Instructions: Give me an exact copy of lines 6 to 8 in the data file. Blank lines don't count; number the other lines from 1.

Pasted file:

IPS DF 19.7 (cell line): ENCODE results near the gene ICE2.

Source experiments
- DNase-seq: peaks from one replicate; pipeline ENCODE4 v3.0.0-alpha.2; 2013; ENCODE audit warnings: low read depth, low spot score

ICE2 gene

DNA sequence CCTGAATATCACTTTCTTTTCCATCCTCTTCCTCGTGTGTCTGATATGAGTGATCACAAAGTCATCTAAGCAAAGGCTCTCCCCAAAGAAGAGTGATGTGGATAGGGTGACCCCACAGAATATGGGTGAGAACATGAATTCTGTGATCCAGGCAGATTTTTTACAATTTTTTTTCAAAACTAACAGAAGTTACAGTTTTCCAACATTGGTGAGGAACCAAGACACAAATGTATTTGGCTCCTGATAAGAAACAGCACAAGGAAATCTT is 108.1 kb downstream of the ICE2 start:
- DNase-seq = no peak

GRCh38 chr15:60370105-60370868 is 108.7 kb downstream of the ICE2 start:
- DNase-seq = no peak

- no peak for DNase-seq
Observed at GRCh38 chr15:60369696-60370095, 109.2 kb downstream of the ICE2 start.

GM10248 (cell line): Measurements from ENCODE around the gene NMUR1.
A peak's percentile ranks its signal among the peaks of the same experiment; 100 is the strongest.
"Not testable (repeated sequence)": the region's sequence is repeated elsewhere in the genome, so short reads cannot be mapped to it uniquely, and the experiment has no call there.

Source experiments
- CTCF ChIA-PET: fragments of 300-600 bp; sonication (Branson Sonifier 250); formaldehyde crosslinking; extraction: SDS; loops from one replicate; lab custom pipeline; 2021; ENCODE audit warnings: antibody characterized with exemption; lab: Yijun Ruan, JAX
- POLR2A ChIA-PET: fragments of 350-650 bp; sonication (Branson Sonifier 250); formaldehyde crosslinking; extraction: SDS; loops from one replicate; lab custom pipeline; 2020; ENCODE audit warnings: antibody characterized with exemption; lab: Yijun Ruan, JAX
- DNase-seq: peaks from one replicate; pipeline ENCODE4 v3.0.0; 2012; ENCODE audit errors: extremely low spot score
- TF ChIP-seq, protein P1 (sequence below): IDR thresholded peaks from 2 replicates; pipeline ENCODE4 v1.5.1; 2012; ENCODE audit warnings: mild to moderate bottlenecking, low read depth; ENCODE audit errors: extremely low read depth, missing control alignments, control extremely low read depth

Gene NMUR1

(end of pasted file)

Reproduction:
- DNase-seq = no peak

GRCh38 chr15:60370105-60370868 is 108.7 kb downstream of the ICE2 start:
- DNase-seq = no peak